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Gabe Kapler spent parts of 12 years in the major leagues from 1998-2010, playing for the Tigers (1998-99), Rangers (2000-02), Rockies (2002-03), Red Sox (2003-06 – with a brief interlude in Japan), Brewers (2008) and Rays (2009-10). He also spent a year managing the Red Sox’ Single-A affiliate in Greenville. Follow him on Twitter @gabekapler. You can read his first article for BP here and listen to his recent discussion of advanced stats on Effectively Wild with Ben Lindbergh and Sam Miller here.
I admit that my relationship with weight training was born out of insecurity. My bloom was tardy and the pictures of a minuscule, undeveloped, preadolescent me juxtaposed with my Little League teammates haunted me through the 10th grade, when I finally began to expand physically in both directions.
While I certainly sprouted in high school, I am to this day attempting to shake the association with that tiny 12-year-old boy. And it's that mindset that ingrained insanely regimented and admittedly neurotic eating practices as a young adult, like taking a bite of ice cream and, if I deemed the taste unworthy, spitting it out into the bushes so as not to ingest the fat content.
That was the tip of my idiosyncratic iceberg related to food. For years I survived on a diet of boneless, skinless chicken breasts and rice and beans, without a vegetable or berry in my repertoire. I learned to eat fast food in the minor leagues by throwing away buns before it was sexy to wrap a burger in a piece of lettuce.
Those echoes of childhood neuroses drove me to an obsessive quest for muscle; I did pull-ups on dugout ledges, always leery of the former absence of size in my back. And that muscle, in the era in which I played, meant that I would be suspected, without evidence or reason, of using steroids.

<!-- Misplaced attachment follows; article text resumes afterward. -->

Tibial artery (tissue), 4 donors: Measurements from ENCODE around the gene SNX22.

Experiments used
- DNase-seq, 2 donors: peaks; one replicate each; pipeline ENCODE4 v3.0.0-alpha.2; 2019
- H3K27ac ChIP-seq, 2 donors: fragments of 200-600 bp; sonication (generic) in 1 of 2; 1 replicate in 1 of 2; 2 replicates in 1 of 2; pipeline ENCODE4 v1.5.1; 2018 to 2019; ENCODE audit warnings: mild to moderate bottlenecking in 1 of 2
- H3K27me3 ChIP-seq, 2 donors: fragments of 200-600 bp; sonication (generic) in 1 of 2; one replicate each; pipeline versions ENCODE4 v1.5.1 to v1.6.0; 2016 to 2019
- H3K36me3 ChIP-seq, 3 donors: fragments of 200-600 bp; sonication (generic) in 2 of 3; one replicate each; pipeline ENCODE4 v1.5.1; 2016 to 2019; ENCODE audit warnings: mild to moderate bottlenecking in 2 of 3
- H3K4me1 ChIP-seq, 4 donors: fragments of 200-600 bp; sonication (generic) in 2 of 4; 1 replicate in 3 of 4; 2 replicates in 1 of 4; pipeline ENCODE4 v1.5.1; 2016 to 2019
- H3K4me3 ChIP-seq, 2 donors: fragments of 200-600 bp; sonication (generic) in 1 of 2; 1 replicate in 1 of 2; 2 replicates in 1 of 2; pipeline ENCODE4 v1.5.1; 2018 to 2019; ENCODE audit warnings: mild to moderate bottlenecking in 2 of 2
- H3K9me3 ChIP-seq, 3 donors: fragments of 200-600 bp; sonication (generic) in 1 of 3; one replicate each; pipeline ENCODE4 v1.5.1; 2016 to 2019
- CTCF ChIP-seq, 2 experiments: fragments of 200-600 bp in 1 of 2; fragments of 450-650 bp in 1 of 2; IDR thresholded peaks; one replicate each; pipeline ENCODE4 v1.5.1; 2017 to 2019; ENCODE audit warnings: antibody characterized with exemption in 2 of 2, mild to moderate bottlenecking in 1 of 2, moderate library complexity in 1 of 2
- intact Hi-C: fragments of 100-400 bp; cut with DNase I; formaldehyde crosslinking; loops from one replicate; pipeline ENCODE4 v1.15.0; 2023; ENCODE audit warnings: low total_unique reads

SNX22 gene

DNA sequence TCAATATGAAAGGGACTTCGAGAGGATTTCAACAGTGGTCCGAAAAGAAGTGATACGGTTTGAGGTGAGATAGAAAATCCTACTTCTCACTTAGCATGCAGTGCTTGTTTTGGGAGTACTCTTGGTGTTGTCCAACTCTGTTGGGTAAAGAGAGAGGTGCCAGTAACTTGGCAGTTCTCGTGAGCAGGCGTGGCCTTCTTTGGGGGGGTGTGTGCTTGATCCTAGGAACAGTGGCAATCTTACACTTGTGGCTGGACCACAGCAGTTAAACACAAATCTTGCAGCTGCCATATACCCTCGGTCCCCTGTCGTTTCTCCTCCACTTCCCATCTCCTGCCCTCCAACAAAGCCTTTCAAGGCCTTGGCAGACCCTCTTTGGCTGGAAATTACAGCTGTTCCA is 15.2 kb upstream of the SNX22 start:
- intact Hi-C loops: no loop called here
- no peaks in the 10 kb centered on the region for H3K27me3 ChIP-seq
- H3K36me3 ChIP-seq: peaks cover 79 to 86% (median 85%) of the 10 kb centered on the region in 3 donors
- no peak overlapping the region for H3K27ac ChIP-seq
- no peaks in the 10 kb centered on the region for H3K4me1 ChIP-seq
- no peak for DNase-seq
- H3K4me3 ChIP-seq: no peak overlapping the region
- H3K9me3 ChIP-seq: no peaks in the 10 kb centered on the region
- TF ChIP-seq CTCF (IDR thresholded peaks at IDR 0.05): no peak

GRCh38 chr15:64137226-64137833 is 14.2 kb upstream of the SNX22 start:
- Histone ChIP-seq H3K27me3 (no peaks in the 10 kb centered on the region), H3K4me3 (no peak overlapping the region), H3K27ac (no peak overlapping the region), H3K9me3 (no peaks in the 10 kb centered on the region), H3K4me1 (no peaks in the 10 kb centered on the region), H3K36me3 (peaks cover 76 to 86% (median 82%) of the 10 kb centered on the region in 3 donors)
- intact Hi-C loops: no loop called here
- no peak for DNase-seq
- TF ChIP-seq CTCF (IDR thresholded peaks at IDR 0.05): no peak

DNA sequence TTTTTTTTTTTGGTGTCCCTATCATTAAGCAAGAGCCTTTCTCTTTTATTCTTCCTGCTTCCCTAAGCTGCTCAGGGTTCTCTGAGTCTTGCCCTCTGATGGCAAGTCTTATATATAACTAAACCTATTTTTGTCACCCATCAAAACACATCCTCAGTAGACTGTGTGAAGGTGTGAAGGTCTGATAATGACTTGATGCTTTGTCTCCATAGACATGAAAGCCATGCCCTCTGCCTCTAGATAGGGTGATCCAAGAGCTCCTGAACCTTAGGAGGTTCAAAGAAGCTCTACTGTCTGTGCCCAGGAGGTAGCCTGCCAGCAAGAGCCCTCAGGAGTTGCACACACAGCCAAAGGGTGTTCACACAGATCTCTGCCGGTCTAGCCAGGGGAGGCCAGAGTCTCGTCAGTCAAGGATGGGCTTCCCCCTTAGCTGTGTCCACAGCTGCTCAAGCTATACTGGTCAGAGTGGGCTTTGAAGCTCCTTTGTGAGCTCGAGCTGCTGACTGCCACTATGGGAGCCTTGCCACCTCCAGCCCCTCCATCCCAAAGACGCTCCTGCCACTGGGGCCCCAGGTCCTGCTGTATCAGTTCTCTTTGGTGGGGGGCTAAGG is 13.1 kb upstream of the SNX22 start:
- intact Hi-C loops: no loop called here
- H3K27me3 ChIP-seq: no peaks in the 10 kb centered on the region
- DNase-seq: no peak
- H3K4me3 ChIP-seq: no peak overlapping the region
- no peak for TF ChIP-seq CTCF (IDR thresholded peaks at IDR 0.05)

I graduated from high school as a 17-year-old in 1993 at 6-foot-1, 175 pounds, rocking a lean, wiry frame like my dad and my grandpa had at the same age. I didn't hit a single home run in high school but had extraordinary eye-hand coordination and could square the ball up at will. Unfortunately for me at the time, the baseball didn't go anywhere when I did find the sweet spot. Still, someone at Cal State Fullerton must have noticed that I possessed good bat-to-ball skills and a frame that would fill out, and offered me a scholarship.
The Titans won the College World Series the following year, but I wasn’t on that team. I didn’t even make it to the spring semester at CSUF in 1994. Among other things, I hadn’t acquired my “man strength,” and in the end, I simply wasn’t emotionally or physically ready for the program. I took the year off and arrived in the fall semester of 1994 at Moorpark College, where I told my coach, Mario Porto, that I was coming from Fullerton.
“Congratulations,” he responded sarcastically. “If you’re good enough, you’ll play here.”